This is the Lexus LF-A, a supercar that looks certain to reach production in 2007 with over 500bhp, a 200mph top speed and a sub-£80,000 price tag. It will be the first high-performance Toyota since the Supra was axed in ’96.
The LF-A is a Porsche 911-sized front-engine, rear-drive supercar with a naturally aspirated engine derived from Toyota’s F1 project. Prototypes are currently believed to be running a compact V10, inspired by the current 3.0-litre unit that powers Toyota’s TF105 F1 car.
Uncertainty about F1 rule changes means Toyota will not yet specify what the production engine would be, as it wants the LF-A to have the same number of cylinders as the F1 car, but except a sub-5.0-litre unit with over 500bhp.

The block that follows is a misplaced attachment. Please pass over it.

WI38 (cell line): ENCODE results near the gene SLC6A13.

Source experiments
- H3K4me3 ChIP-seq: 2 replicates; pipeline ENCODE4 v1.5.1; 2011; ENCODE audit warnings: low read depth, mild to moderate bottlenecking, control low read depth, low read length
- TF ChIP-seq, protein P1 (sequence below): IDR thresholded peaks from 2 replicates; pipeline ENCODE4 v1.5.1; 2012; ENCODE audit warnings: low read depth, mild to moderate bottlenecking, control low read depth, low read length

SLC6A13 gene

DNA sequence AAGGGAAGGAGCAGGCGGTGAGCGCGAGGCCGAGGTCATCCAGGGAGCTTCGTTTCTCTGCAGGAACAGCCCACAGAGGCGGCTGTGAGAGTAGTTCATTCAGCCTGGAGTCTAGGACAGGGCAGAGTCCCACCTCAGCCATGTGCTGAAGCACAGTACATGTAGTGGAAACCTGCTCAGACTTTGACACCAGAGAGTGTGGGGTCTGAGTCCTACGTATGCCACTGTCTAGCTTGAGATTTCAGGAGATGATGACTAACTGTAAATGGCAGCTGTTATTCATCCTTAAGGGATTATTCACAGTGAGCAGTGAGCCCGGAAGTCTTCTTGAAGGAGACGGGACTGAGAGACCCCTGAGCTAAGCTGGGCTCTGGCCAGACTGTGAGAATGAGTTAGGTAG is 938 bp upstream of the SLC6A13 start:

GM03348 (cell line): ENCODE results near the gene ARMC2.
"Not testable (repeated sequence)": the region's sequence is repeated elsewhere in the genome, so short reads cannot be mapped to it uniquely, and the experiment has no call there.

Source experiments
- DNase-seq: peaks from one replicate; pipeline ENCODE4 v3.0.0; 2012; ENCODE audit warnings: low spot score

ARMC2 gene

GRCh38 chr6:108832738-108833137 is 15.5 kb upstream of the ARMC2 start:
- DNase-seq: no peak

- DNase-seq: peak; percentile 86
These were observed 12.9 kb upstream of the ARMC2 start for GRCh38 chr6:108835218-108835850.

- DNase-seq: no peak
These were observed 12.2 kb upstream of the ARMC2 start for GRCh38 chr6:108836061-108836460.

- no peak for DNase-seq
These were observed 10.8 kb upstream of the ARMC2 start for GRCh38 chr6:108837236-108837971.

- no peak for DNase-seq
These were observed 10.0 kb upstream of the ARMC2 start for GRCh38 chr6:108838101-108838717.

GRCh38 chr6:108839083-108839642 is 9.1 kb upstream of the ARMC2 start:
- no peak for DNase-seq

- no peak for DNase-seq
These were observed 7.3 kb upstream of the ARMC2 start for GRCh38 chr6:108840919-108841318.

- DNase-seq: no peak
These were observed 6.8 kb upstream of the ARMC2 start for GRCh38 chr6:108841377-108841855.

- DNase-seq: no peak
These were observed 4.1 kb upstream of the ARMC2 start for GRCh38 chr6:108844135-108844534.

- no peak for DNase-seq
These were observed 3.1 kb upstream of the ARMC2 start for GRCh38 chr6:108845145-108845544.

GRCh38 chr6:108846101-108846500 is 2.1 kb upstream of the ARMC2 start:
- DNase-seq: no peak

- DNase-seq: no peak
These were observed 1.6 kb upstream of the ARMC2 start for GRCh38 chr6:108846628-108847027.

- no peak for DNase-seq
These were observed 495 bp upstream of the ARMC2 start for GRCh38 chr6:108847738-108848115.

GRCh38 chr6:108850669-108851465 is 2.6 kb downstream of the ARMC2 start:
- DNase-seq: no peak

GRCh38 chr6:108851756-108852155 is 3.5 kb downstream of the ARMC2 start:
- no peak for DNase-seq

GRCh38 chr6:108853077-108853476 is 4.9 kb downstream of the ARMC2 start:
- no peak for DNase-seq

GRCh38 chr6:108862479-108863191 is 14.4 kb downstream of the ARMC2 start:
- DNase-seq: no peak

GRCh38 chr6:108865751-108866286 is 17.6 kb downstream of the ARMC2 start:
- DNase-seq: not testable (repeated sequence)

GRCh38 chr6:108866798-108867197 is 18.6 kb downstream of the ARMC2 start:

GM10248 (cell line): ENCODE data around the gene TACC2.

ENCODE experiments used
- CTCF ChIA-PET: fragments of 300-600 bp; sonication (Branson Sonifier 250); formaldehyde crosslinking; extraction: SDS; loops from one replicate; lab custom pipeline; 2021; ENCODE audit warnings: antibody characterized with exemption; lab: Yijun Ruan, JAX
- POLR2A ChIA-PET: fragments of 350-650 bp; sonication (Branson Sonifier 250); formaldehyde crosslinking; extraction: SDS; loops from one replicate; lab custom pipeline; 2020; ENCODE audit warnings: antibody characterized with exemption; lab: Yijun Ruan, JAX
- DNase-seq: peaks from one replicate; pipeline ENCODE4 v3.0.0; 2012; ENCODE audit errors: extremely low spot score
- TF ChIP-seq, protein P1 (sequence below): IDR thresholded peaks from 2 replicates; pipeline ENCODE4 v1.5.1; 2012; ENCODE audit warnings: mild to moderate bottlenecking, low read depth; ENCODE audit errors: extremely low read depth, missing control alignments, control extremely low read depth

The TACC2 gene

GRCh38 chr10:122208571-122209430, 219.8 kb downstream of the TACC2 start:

The gearbox is likely to be a seven-speed sequential unit with paddle-shift controls, while the chassis and body will be a high-tech mix of aluminium and carbonfibre. In the quest for perfect 50:50 weight distribution, the car’s twin radiators are packaged in the rear wheelarches.
According to sources, the LF-A is unlikely to be built in volumes of much more than 1000 a month.
The LF-A project has been underway at parent company Toyota since 2000, with several prototypes racking up miles at Toyota’s Higashi-Fuji test facility, and at the company’s vast Arizona proving ground where 200mph-plus speeds have already been recorded on a six-mile banked oval circuit.
Project chief engineer Haruhiko Tanahashi told Autocar: ‘It’s a Lexus, so it has to be the best and that means being the fastest, safest, and also the most emotional. And by fastest, I don’t just mean top speed at Arizona, but around the Nürburgring track in Germany.’
This sets up an intriguing battle at the ’Ring in 2007. That’s also the year Nissan launches its brand-new Skyline GT-R – a model whose own mark in history has been made through mastery of the historic circuit.